The European Food Safety Authority (EFSA) has completed the first stage of a major piece of work that will provide the scientific basis for the modernisation of meat inspection across the EU.
In May 2010 the European Commission asked EFSA to deliver a series of Scientific Opinions on public health hazards – biological and chemical – to be addressed by meat inspection. The Authority was also requested to provide a summary of comparable data on specific food-borne hazards in the Member States that would enable risk managers to adapt meat inspection procedures to national requirements. EFSA’s experts were asked to consider the implications for animal health and welfare of any proposed changes to current inspection practices.
To fulfil this complex mandate, EFSA has drawn on its expertise in a wide range of fields within its scientific remit and has broken up the work into six sets of Scientific Opinions and Scientific Reports. The first set covers the inspection of swine and is published today.
As well as identifying and ranking the main risks for public health, the scientific experts on EFSA’s panels were asked to: assess the strengths and weaknesses of the current inspection methodology; recommend methods that take into account the hazards not addressed by current meat inspection; and recommend adaptations of methods and/or frequency of inspections based on the hazard rankings and harmonised epidemiological indicators.
In the area of biological hazards, the food-borne hazards Salmonella, Yersinia enterocolitica, Toxoplasma gondii and Trichinella were identified as priority targets in the inspection of swine meat at abattoir level, due to their prevalence and impact on human health. It was concluded that current inspection methods do not enable the early detection of the first three of these hazards and, more broadly, do not differentiate food safety aspects from meat quality aspects, prevention of animal diseases or occupational hazards.
The main recommendations on biological hazards are to: • Omit the use of palpation and/or incision techniques in post-mortem inspection of pigs subject to routine slaughter because of the risk of bacterial cross-contamination. • Introduce a comprehensive pork carcass safety assurance framework, combining a range of preventive measures applied on-farm and at-abattoir in an integrated way as this is the only means to ensure an effective control of the main hazards. • Collect and analyse food chain information (FCI) at herd and abattoir levels to enable a more location-specific assessment of risk.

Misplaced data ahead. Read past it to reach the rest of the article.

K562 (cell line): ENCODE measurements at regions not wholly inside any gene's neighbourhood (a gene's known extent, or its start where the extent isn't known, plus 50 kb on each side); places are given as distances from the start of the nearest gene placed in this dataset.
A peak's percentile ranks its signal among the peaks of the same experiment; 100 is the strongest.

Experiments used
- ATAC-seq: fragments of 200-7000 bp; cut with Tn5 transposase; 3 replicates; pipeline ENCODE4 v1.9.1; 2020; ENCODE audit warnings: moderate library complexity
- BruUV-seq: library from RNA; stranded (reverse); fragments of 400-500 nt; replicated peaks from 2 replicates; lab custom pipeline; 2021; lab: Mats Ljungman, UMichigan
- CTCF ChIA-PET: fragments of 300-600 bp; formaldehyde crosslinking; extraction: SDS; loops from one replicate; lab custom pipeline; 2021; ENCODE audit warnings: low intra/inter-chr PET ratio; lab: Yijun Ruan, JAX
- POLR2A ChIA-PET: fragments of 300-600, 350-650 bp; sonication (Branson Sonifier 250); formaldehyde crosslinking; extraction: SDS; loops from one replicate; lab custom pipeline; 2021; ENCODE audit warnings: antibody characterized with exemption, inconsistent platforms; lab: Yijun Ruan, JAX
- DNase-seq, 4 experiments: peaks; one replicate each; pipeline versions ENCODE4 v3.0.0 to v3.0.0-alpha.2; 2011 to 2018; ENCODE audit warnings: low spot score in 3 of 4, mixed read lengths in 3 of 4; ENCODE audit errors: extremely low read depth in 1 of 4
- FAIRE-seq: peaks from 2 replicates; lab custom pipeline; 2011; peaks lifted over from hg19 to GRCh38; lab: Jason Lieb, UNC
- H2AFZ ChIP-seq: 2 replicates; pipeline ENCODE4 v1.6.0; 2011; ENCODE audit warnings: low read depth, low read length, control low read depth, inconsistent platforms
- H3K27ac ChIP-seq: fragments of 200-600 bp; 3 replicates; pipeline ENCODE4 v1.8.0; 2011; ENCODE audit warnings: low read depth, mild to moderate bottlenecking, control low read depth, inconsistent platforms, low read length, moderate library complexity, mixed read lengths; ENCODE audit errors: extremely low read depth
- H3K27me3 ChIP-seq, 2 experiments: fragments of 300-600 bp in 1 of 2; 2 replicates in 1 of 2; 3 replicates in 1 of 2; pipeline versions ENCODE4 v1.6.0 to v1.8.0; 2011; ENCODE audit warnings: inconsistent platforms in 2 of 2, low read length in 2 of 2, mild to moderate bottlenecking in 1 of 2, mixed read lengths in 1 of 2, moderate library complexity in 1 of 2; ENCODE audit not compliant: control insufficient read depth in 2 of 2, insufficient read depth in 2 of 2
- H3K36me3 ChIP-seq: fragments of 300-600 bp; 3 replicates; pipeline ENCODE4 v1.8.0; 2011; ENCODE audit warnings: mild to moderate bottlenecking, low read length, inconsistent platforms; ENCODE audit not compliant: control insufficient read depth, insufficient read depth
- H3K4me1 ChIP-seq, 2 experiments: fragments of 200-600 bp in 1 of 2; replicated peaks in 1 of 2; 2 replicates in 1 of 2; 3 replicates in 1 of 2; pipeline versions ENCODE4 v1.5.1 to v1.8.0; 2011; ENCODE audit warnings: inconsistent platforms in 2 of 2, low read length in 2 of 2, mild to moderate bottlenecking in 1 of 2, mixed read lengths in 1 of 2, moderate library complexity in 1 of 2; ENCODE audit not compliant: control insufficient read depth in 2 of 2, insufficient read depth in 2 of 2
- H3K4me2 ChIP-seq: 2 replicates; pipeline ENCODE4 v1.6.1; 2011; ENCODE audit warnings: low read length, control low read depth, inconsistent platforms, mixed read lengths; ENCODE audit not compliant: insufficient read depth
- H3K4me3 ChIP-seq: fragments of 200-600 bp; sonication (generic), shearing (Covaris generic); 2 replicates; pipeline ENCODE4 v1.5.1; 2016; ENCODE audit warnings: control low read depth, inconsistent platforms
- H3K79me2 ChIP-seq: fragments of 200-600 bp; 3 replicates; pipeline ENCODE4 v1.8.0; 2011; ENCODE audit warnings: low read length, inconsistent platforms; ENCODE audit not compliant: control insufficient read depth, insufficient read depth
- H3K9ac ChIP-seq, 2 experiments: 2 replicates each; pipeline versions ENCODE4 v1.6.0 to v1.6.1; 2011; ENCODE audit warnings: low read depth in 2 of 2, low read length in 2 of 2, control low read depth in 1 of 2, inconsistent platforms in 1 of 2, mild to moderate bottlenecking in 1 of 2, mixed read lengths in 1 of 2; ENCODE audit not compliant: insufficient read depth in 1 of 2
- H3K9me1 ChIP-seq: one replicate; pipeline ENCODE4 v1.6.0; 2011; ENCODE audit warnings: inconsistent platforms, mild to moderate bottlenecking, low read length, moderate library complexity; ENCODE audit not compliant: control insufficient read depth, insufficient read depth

In the area of animal health and welfare, it was noted that the abolition of palpation and/or incision would lead to a reduction in detection of some diseases but that in cases where several organs are affected, this effect was likely to be minimal. To mitigate the reduced detection probability of the proposed modified system, experts recommend that palpation and/or incision should be conducted as a follow-up to a visual inspection showing abnormalities. The necessity of meat inspection, both ante- and post-mortem – as shown in the 2001 UK Foot and Mouth Disease outbreak – in the overall surveillance system for swine health and welfare, was also highlighted. However, the experts recognised that surveillance information is currently underutilised.
In the area of contaminants, dioxins, dioxin-like polychlorinated biphenyls and the antibiotic chloramphenicol were identified as chemical substances of high potential concern in pork, based on pre-defined criteria. However, it was concluded that chemical substances at the concentrations found in swine meat are unlikely to pose an immediate or short-term health risk for consumers.
The experts recommend: • the development of risk-based sampling strategies that differentiate between farms producing pigs under conditions of fully implemented HACCP-based protocols and with complete FCI, and farms with less stringent quality control procedures.
• the encouragement of ad hoc amendments to sampling plans to take account of emerging substances in the food chain.
• and the inclusion of ante- and post-mortem inspection criteria to identify illicit use of substances and encourage analysis at farm level.
EFSA also proposed harmonised epidemiological indicators for food-borne hazards that are covered by existing meat inspection procedures as well as the highlighted biological hazards. The indicators would be particularly useful in the context of the proposed pork carcass safety assurance framework, enabling the categorisation of farms, herds and slaughterhouses according to risk as well as the setting of targets for final chilled carcasses. They would also help risk managers in the European Commission and Member States to decide whether adaptations in inspection methods may be relevant.